Over a decade before Richard Wagner's Valkyries took their celebrated ride, August Bournonville and Johann Peter Emilius Hartmanns Valkyrie danced on the Danish stage. Born in Copenhagen, son of French dancers, Bournonville founded the national Danish ballet with a series of ballets drawing its themes from Nordic mythology and early Danish history. For his first such project, Bournonville turned to his childhood friend Hartmann, who already had established himself as a composer of music on national themes.
Karl Amadeus Hartmann (2 August 1905 – 5 December 1963) was a German composer. Some have lauded him as the greatest German symphonist of the 20th century, although he is now largely overlooked, particularly in English-speaking countries. A sinewy counterpoint drives much of Hartmann's music, whether in the neo-baroque piano pieces from the 1920s, or his final two symphonies. But he could also pack a considerable punch as in the Piano Sonata, inspired by the sight of a procession of concentration camp victims from Dachau.
As is well known, the Third Reich drove many of its gifted composers into exile, to early deaths or to the concentration camps. But a significant responsibility devolved on another group, who became ‘internal exiles’, remaining in Germany, but refusing to become cultural ornaments of the Nazi regime. Karl Amadeus Hartmann (1905–1963), in Bavaria, consistently kept the spirit of modernism and human commitment alive in his own work.
The Hartmann, completed in 1933, shows the influence of Berg's Lyric Suite as well as Bartók's 1928 quartet, with which it shares this outstanding disc. Hartmann went into "inner exile" after the Nazi takeover, refusing to allow his work to be published or performed in Germany. Performed abroad, the quartet won a Swiss prize in 1936. It's a powerful work, with a dark, tragic opening that gives way to furious outbursts and energetic declamations. Making an immediate impact, it should not be missed, especially in the Zehetmair Quartet's spontaneous, tingling performance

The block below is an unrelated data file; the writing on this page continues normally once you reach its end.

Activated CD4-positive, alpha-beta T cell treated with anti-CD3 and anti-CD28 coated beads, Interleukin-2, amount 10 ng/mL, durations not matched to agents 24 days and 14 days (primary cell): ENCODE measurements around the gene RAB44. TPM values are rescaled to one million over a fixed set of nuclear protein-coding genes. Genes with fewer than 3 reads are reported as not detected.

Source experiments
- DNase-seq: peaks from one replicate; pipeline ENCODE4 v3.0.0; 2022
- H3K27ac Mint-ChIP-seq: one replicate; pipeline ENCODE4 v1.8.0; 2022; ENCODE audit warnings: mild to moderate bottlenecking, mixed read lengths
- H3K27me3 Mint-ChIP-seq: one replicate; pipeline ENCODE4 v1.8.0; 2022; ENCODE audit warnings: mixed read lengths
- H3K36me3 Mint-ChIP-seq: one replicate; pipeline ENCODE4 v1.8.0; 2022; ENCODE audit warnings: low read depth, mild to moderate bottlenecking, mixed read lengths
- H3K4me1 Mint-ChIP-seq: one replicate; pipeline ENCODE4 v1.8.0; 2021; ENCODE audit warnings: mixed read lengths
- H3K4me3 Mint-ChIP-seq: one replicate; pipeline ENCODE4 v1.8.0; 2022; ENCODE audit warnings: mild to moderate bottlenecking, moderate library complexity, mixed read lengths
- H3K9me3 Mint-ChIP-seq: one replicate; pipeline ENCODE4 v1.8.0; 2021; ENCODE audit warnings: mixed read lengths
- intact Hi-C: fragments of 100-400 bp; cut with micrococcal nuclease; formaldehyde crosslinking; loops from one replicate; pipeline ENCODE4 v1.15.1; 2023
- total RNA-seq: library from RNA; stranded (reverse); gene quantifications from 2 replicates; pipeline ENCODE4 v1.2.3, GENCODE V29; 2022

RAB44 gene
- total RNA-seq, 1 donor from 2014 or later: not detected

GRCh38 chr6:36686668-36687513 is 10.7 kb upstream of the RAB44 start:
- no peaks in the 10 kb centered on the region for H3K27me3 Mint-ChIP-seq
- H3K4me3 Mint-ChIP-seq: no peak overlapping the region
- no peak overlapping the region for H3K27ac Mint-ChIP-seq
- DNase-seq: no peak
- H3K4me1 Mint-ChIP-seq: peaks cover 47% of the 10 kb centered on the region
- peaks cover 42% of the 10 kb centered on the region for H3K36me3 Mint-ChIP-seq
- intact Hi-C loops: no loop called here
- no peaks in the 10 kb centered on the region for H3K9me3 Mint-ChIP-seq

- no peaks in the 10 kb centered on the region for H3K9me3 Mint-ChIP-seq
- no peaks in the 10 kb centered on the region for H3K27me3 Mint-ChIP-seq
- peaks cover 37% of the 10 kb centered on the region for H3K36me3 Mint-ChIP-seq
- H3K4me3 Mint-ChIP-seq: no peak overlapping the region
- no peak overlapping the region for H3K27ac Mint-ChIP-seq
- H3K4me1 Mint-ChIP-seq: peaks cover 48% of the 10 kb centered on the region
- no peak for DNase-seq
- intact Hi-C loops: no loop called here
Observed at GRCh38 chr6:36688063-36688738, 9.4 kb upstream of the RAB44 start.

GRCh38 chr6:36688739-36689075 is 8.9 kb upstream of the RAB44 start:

“Hünteler’s disc is a gem. The tone of Hünteler’s flute is luscious, the passagework sparkling and limpid, the shaping of the phrases intimate and expressive, and the sounds of the strings blend beautifully … Highly recommended.“ (Fanfare)
The concertos of Karl Amadeus Hartmann, not only richly varied in relation to each other, but also a welcome addition to his more unified group of eight symphonies. Hartmann discovered new and individual solutions that confirm the importance of his concertos as significant and original contributions to the development of this form in the 20th-century. The works compiled on this CD were written between 1931 and 1955, thus providing a superb insight into all of Hartmann's important creative phases.